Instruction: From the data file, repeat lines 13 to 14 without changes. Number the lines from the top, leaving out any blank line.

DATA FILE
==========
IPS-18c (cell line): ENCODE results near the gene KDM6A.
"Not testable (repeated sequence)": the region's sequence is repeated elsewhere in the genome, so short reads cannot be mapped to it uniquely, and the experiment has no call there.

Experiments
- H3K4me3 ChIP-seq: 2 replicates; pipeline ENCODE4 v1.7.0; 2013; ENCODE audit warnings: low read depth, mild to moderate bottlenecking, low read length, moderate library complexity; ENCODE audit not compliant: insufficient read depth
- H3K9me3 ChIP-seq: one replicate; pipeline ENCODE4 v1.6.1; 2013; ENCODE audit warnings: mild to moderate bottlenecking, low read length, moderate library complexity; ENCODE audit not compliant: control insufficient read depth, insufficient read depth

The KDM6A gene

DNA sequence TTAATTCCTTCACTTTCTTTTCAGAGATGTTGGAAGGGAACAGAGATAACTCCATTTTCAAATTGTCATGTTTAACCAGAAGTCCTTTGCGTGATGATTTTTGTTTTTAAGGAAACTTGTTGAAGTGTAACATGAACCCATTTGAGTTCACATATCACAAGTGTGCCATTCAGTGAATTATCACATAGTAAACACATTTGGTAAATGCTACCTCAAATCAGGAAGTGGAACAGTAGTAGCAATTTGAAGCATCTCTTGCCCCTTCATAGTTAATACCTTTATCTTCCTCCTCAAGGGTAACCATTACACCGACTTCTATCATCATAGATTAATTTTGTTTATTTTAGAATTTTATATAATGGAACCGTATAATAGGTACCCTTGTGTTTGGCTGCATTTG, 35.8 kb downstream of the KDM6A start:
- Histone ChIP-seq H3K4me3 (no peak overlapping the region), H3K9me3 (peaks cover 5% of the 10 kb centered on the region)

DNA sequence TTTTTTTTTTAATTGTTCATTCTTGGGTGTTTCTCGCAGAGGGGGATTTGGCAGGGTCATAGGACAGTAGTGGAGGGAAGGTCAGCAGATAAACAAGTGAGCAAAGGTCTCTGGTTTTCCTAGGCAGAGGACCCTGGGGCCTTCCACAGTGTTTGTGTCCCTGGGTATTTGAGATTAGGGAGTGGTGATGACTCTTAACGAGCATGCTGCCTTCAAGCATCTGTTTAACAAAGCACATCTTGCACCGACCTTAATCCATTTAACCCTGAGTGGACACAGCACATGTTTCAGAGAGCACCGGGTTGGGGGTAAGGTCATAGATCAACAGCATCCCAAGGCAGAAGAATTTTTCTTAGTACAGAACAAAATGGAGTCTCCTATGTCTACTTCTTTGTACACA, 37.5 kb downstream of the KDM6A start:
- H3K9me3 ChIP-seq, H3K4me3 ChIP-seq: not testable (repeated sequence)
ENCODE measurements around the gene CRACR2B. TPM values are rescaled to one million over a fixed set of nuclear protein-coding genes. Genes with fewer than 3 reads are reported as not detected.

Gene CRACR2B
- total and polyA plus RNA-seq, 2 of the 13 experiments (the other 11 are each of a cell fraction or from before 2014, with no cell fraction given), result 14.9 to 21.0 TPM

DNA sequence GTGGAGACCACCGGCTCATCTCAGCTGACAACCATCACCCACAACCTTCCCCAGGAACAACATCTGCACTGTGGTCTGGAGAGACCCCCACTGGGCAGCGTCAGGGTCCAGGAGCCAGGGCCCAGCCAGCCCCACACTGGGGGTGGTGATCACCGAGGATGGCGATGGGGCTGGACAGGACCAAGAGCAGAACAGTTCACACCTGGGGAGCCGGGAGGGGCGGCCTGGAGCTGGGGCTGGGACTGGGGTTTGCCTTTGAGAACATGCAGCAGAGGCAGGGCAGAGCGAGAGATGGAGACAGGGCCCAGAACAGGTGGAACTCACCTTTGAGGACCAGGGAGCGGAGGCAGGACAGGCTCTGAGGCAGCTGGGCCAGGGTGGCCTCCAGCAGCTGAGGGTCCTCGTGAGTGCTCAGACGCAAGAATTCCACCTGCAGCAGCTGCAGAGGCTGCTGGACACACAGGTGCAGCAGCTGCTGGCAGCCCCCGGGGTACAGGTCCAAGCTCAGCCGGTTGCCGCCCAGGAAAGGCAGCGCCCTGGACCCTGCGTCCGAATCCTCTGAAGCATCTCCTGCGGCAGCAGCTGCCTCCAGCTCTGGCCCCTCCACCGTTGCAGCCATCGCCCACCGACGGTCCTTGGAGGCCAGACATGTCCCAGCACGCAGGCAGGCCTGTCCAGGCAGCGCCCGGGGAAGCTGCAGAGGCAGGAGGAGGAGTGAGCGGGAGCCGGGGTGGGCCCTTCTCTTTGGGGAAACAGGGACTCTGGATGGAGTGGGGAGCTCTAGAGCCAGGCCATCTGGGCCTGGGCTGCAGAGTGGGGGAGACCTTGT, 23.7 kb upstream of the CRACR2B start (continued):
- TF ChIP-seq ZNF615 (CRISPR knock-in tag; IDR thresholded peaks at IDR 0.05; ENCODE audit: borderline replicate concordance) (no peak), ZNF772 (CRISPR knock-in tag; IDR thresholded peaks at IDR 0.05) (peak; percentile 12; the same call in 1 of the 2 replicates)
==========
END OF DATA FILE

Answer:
- total and polyA plus RNA-seq, 2 of the 13 experiments (the other 11 are each of a cell fraction or from before 2014, with no cell fraction given), result 14.9 to 21.0 TPM

DNA sequence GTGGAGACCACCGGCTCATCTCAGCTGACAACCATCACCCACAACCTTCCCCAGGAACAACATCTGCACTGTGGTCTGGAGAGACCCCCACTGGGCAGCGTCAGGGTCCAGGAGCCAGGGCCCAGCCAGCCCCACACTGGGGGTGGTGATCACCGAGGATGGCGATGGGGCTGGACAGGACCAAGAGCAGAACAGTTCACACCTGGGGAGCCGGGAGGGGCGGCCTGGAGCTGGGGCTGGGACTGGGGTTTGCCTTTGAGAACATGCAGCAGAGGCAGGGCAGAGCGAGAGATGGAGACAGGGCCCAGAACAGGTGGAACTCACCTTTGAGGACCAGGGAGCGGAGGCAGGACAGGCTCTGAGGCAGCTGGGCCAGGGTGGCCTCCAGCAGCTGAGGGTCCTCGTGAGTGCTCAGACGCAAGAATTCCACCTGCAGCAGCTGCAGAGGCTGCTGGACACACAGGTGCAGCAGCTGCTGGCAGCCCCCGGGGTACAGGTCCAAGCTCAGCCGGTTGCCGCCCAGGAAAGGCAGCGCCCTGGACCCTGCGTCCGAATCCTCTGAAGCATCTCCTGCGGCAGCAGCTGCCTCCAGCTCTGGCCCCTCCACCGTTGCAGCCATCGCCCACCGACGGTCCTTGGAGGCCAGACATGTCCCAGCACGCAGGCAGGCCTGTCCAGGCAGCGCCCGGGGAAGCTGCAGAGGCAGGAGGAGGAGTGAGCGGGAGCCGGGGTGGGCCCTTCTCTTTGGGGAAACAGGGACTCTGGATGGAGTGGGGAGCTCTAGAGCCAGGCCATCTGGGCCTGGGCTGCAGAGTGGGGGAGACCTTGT, 23.7 kb upstream of the CRACR2B start (continued):